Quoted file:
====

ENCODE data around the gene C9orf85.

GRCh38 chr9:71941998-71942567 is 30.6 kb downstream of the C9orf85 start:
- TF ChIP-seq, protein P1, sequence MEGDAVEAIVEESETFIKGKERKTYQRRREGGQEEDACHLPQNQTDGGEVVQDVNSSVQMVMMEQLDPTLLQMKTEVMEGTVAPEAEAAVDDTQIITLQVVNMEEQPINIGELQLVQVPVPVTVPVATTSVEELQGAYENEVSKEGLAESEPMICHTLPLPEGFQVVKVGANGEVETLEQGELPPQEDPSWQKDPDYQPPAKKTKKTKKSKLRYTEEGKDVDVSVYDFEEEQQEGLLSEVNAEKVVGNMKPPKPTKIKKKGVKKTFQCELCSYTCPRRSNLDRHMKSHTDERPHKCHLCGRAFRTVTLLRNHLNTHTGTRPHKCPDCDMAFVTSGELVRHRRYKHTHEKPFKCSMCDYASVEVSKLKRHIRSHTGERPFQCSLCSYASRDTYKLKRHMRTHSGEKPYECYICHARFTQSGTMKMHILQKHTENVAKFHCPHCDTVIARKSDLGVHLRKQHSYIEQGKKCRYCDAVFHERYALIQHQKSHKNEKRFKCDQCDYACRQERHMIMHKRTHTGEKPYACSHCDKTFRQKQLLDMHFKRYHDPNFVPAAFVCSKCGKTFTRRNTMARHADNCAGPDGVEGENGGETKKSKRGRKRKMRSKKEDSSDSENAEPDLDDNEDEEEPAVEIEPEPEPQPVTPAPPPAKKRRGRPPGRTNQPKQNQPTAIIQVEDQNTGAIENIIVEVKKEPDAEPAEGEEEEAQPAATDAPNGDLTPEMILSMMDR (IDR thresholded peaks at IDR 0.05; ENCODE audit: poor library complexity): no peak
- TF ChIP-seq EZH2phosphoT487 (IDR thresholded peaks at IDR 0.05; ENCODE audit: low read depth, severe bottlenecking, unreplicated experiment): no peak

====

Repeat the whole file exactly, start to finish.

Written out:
ENCODE data around the gene C9orf85.

GRCh38 chr9:71941998-71942567 is 30.6 kb downstream of the C9orf85 start:
- TF ChIP-seq, protein P1, sequence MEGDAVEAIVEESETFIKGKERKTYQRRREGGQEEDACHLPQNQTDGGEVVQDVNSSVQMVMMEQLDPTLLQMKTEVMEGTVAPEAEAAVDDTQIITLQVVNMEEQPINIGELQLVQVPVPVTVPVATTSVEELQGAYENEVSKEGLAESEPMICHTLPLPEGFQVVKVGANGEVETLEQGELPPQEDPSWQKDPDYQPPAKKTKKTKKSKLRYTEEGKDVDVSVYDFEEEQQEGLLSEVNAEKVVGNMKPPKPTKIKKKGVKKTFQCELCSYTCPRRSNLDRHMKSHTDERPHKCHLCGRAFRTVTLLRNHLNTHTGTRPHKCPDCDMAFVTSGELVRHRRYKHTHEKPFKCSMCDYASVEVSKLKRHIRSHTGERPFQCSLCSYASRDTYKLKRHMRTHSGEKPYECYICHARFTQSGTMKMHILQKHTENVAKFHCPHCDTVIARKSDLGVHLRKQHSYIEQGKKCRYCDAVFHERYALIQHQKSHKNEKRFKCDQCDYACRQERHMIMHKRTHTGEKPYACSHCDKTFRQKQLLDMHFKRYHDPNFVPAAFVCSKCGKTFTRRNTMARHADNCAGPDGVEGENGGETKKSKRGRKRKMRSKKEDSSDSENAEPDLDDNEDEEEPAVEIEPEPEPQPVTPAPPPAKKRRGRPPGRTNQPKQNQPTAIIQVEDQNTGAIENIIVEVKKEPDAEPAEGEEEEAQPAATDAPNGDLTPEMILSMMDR (IDR thresholded peaks at IDR 0.05; ENCODE audit: poor library complexity): no peak
- TF ChIP-seq EZH2phosphoT487 (IDR thresholded peaks at IDR 0.05; ENCODE audit: low read depth, severe bottlenecking, unreplicated experiment): no peak